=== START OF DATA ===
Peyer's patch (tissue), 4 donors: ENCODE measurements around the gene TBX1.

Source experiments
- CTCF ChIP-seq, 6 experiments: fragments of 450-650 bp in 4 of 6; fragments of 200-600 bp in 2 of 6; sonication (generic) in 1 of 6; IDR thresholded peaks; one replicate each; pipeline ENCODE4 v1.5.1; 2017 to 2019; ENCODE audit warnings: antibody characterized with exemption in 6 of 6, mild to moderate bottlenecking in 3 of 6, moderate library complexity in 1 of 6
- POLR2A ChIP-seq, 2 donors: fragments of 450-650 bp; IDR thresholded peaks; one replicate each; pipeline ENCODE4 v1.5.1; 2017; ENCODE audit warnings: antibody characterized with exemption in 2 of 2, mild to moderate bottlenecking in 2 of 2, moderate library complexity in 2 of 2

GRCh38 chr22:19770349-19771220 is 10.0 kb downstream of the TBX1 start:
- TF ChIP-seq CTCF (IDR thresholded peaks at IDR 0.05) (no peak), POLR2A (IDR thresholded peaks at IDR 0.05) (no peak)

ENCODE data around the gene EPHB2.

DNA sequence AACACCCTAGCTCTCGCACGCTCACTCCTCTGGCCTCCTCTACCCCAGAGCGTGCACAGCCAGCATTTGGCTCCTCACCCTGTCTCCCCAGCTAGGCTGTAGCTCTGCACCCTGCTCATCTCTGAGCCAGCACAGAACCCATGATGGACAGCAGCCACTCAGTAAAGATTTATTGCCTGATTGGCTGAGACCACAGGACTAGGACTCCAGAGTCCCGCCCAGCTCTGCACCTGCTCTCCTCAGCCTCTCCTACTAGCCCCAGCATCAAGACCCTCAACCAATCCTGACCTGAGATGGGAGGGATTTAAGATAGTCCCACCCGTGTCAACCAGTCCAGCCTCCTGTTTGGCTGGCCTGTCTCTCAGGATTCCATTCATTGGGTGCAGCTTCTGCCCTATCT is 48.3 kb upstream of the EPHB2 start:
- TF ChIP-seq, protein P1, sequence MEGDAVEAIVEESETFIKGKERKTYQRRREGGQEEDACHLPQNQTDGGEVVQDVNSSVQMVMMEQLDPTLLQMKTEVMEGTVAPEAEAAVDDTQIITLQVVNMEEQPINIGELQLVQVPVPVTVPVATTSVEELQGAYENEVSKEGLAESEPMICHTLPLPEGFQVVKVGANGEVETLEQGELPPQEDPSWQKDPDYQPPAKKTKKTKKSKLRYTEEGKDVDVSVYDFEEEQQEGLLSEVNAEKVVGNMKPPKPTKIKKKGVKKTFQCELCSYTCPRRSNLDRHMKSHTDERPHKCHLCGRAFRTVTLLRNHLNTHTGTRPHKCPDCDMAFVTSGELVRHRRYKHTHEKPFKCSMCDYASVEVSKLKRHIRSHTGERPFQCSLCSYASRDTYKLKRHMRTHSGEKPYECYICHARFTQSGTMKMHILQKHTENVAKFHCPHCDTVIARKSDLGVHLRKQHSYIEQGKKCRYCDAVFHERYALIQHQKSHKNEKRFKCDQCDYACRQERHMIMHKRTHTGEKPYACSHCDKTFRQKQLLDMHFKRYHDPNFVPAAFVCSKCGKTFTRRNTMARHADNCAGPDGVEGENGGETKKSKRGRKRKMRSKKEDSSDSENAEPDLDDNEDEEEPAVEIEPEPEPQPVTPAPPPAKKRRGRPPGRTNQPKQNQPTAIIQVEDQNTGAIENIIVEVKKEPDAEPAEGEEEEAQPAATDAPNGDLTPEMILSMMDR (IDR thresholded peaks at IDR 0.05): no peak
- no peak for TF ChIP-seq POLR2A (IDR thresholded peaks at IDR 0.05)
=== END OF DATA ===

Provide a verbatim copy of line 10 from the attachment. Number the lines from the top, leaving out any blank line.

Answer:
- no peak for TF ChIP-seq POLR2A (IDR thresholded peaks at IDR 0.05)